But Dawn French isn’t the only important performer in Saunders’ life – comic writer Ruby Wax, Absolutely Fabulous costar Joanna Lumley, and her former Comic Strip costar Ade Edmondson (who later becomes her husband) all appear – and all come off as fabulously talented and wonderful. Other celebrities also make appearances: Roseanne Barr, Dolly Parton, Julie Andrews, Eddie Murphy, Catherine Deneuve, and Rupert Everett have cameos in her life and near-brushes with Hollywood. One particularly interesting episode in Saunders’ life is when she and Wax get hitched into Goldie Hawn’s glamorous A-List life when the two British comics were hired to write a comedy about Hawn’s spirituality. The three comediennes travel throughout India and spend an ungodly amount of time together, but Saunders’ chronic procrastination, coupled with Hawn’s overreaching ambition doomed the project (which sounded terrible). And while the film was never made, the story is hilarious as Hawn starts off as a nurturing and supportive client, before turning into a stern and schoolmarmish taskmaster by the end of the eventually-aborted project (despite the film’s premature death, Hawn apparently is still on good terms with Saunders, as she gets a shout out in the acknowledgements).
Not all of the stories fit into a larger story arc – some are just included because they’re hilarious – and though these instances feel a bit like filler, they still are worth reading because Saunders’ is a fantastic writer. Because of the success of Absolutely Fabulous in the United States, and the show’s particular success with the gay community, Saunders and Lumley were invited by the New York Senate to collect an award in honor of the state’s gay marriage victory. Assuming the audience will want Saunders as her debauched and irreverent Edina Monsoon, she gets kitted up in Yankee Doodle drag, and plans to attend the ceremony as Edina; she realizes her miscalculation when the event is a heart-felt and heart-breaking tribute to the struggles of the LGBT community, and is caught with her pants around her ankles (she writes that Lumley is far more prepared and graceful in the situation). Speaking of Lumley, there are fantastic exchanges of faxes between the two that show that Lumley’s a fantastic wit on her own, not needing the aid of Saunders’ one-liners to be funny.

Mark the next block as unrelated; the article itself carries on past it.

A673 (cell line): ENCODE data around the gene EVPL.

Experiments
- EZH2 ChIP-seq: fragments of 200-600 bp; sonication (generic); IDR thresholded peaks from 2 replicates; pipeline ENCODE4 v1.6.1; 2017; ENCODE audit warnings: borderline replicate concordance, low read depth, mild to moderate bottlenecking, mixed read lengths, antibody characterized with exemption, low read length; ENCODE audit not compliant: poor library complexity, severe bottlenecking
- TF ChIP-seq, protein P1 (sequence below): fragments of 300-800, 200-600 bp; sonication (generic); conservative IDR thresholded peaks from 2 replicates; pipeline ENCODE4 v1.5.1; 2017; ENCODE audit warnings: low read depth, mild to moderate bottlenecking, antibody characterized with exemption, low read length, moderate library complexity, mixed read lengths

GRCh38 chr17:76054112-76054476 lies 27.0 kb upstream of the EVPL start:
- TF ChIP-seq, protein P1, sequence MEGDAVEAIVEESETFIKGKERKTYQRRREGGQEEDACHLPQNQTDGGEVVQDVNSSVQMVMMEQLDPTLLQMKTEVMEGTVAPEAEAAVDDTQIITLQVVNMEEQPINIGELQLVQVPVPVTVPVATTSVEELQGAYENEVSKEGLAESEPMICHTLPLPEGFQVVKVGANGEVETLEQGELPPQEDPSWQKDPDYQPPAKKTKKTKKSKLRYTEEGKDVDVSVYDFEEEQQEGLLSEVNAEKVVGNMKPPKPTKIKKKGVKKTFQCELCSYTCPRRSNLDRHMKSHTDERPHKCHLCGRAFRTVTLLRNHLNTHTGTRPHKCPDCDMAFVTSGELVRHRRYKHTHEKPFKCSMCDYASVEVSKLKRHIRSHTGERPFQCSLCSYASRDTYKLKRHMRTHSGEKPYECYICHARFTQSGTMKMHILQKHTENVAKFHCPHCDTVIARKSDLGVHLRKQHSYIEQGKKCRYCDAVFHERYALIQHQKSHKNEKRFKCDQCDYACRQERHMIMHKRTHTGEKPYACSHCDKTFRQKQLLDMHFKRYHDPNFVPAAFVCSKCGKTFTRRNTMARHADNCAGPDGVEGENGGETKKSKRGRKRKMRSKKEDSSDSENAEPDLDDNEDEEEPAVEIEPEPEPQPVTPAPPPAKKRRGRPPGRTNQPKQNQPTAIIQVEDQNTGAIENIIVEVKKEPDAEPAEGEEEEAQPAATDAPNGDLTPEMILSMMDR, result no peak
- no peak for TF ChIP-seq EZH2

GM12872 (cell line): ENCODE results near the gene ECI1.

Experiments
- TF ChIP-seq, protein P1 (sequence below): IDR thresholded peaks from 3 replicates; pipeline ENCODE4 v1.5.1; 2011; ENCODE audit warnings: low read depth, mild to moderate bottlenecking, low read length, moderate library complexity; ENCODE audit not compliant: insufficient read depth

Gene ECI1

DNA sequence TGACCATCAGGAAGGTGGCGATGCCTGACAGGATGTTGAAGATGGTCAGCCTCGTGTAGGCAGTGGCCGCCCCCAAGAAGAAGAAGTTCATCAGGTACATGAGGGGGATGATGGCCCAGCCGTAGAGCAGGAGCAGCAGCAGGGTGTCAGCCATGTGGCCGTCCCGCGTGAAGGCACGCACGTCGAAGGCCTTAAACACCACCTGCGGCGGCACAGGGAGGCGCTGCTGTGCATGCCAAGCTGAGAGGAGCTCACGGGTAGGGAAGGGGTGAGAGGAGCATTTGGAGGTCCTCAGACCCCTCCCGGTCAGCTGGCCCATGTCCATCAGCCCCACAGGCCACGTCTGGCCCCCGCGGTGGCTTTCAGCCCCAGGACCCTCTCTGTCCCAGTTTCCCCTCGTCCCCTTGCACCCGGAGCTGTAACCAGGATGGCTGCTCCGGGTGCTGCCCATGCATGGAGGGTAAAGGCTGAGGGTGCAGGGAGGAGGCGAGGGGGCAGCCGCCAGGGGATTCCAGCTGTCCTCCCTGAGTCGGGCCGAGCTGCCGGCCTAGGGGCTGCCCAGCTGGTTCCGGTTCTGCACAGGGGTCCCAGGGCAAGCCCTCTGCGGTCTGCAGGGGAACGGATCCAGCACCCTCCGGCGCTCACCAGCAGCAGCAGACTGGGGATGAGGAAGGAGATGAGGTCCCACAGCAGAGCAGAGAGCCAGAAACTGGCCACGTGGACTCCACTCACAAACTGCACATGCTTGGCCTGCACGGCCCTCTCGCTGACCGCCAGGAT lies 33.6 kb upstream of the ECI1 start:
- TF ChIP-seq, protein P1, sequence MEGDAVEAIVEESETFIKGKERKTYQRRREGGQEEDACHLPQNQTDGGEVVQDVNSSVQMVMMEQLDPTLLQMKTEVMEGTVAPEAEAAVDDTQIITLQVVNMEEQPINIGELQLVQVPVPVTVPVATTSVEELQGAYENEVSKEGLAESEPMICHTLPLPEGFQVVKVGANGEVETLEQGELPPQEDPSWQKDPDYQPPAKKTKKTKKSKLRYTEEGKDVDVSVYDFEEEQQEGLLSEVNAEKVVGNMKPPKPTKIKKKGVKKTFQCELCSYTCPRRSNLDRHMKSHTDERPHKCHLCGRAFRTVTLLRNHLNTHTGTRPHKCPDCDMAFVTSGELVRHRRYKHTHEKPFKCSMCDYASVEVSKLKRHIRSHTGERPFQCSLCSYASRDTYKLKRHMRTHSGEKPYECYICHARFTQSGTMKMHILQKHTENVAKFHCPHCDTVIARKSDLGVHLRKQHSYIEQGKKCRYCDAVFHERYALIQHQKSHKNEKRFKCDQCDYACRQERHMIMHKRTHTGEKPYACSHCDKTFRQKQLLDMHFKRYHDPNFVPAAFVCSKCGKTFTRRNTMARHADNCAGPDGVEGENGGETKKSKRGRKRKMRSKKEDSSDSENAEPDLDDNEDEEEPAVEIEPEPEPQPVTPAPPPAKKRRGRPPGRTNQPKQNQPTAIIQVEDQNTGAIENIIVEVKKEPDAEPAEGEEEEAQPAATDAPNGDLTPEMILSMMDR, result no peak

Because of her bout with breast cancer, Saunders was asked a lot about her illness at interviews when doing PR for Bonkers. She’s remarkably self-aware and does not indulge in self-pity – not surprising, since Saunders has little patience for schmaltz or cheap sentiment. In fact, she’s filled with contempt to celebrities who mine their illness for publicity – she doesn’t present herself as someone who’s brave, smiling through tears, and learning from adversity. She writes about her breast cancer with disarming frankness and the patented finger-up-her-nose snark.
Bonkers works as a great companion piece to Dawn French’s beautiful epistolary memoir, Dear Fatty. Reading the two women’s shared experiences from such different points of view gives great insight to the birth of one of the greatest comic duos in popular culture. Saunders’ work also reveals the fascinating world of the BBC, showing its inner workings, and how shows get made (Ricky Gervais used similar material in his brilliant show Extras). And though she may spend a bit too much time dropping names, it makes perfect sense when looking at her career in context: celebrity has always been a theme in her comedy – the desire to be famous as well as the absurdity that accompanies fame. She never forgets that she’s never on the same level as the stars she’s running with – her timid and nervous exchange with Deneuve perfectly encapsulates her outsider-looking-in persona, which she tweaks to a heightened, stylized stage when lampooning her obsessive desire to meet Madonna. One hopes that Saunders will follow up Bonkers with a sequel, or pen a collection of essays as she shows that not only is her talent evident on television, the silver screen, and the stage – but it translates perfectly on paper, as well.